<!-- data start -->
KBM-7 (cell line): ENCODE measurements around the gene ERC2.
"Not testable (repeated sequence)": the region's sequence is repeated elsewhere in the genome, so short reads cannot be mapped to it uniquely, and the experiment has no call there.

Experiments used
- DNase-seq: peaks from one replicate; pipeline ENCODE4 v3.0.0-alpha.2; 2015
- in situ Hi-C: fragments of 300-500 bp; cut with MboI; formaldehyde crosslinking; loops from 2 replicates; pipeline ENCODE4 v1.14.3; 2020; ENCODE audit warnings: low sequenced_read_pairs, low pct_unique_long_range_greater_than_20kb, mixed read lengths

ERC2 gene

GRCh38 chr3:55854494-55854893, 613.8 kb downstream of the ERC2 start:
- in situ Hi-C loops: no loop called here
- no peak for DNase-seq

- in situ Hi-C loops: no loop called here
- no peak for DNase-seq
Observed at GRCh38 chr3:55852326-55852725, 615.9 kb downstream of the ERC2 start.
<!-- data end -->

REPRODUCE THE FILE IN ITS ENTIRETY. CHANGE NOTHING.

KBM-7 (cell line): ENCODE measurements around the gene ERC2.
"Not testable (repeated sequence)": the region's sequence is repeated elsewhere in the genome, so short reads cannot be mapped to it uniquely, and the experiment has no call there.

Experiments used
- DNase-seq: peaks from one replicate; pipeline ENCODE4 v3.0.0-alpha.2; 2015
- in situ Hi-C: fragments of 300-500 bp; cut with MboI; formaldehyde crosslinking; loops from 2 replicates; pipeline ENCODE4 v1.14.3; 2020; ENCODE audit warnings: low sequenced_read_pairs, low pct_unique_long_range_greater_than_20kb, mixed read lengths

ERC2 gene

GRCh38 chr3:55854494-55854893, 613.8 kb downstream of the ERC2 start:
- in situ Hi-C loops: no loop called here
- no peak for DNase-seq

- in situ Hi-C loops: no loop called here
- no peak for DNase-seq
Observed at GRCh38 chr3:55852326-55852725, 615.9 kb downstream of the ERC2 start.